The front trio were over a minute ahead coming into the final kilometres and started that ‘ride all over the road, look around, take little turns, argue a bit’ thing, in the style of a track sprint. Under the flamme rouge, Ballan started attacking but Boonen caught him every time, pulling Pozzato with him. With a straight into the finish, there wasn’t much to do but play tactics and keep a watchful eye on any kind of attack. Ballan attacked but again couldn’t shake Boonen. Ballan tried one last time, only to see Boonen sprint past him to the finish line and the history books as he proved just strong enough to hold off Pozzato’s late charge.
Ballan said after the race:
The race was really hard and the first 100km were very fast. I tried to attack several times in the final kilometres, but Boonen was too strong. For me, it was a good performance.
Boonen’s reaction to the finish was one of relief as much as triumph:
The two [Ballan and Pozzato] scared me in the finale. They know each other well. I didn’t have much left, but it was enough.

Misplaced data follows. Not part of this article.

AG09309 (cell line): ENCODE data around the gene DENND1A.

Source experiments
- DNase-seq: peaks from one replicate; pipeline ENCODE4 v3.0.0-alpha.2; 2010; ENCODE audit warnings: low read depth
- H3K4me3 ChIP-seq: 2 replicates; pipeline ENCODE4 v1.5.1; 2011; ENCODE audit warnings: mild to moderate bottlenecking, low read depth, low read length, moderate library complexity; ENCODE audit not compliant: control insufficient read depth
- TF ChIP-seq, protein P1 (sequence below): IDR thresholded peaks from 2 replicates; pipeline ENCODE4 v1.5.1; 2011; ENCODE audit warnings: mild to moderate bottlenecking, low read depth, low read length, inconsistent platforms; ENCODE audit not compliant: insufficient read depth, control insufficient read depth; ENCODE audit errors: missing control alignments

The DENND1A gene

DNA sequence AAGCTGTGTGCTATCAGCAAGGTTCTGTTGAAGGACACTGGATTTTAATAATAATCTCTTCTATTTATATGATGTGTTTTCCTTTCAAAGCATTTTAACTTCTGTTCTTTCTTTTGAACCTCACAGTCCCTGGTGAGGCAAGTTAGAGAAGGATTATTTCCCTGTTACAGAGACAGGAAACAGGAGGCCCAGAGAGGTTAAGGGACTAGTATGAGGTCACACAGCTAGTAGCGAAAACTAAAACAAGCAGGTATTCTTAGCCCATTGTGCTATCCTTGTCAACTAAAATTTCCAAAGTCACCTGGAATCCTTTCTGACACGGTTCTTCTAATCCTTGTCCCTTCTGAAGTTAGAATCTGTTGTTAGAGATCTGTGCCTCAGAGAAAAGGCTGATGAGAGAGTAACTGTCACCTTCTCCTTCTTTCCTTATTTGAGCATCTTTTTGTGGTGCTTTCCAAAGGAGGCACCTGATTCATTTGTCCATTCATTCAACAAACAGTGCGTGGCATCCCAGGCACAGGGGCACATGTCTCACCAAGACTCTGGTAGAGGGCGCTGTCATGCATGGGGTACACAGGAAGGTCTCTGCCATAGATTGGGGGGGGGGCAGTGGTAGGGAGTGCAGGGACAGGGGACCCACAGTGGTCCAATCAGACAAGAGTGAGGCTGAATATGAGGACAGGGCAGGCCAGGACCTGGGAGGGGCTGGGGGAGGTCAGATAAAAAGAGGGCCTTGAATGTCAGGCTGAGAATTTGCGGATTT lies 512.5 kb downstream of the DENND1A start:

Jack: It wasn’t just Tom who was scared – I was too! However he just nicked it on the line in an exciting finish. You have to wonder how Sagan would’ve done had he managed to get into the front group though. I think it’s safe to say it would’ve been a lot more difficult for Boonen. Nevertheless, Tornado Tom is showing his best form again when many thought his best days were behind him. With Cancellara out of Paris-Roubaix, he’ll be certainly looking at doing the double.
Kitty: Oh, if Sagan had gotten into that group, you’re right, it would have been a different story. I kept trying to will him to get into a good position for the win as he’s so strong and so fast. I don’t know what he’s going to be like next weekend but he might just pick his moment – I would love him to win Paris-Roubaix. As for predictions, I think that Tom is going to get man-marked pretty heavily and I wouldn’t be surprised if it was another victory by the most unexpected rider. Or, hey, maybe it’ll be Thor’s year!
A great record for a great rider
One other record was made: George Hincapie is now the man to have finished the most Rondes (17). Here is what he had to say about it after the race:
1. Tom Boonen (Omega Pharma-Quick Step) 6:04:33
2. Filippo Pozzato (Farnese Vini-Serre Italia) same time
3. Alessandro Ballan (BMC) +0:01
4. Greg Van Avermaet (BMC) +0:38
5. Peter Sagan (Liquigas-Cannondale) s/t
6. Niki Terpstra (Omega Pharma-Quick Step) s/t
7. Luca Paolini (Katusha) s/t
8. Thomas Voeckler (Europcar) s/t
9. Matti Breschel (Rabobank) s/t
10. Sylvain Chavanel (Omega Pharma-Quick Step) s/t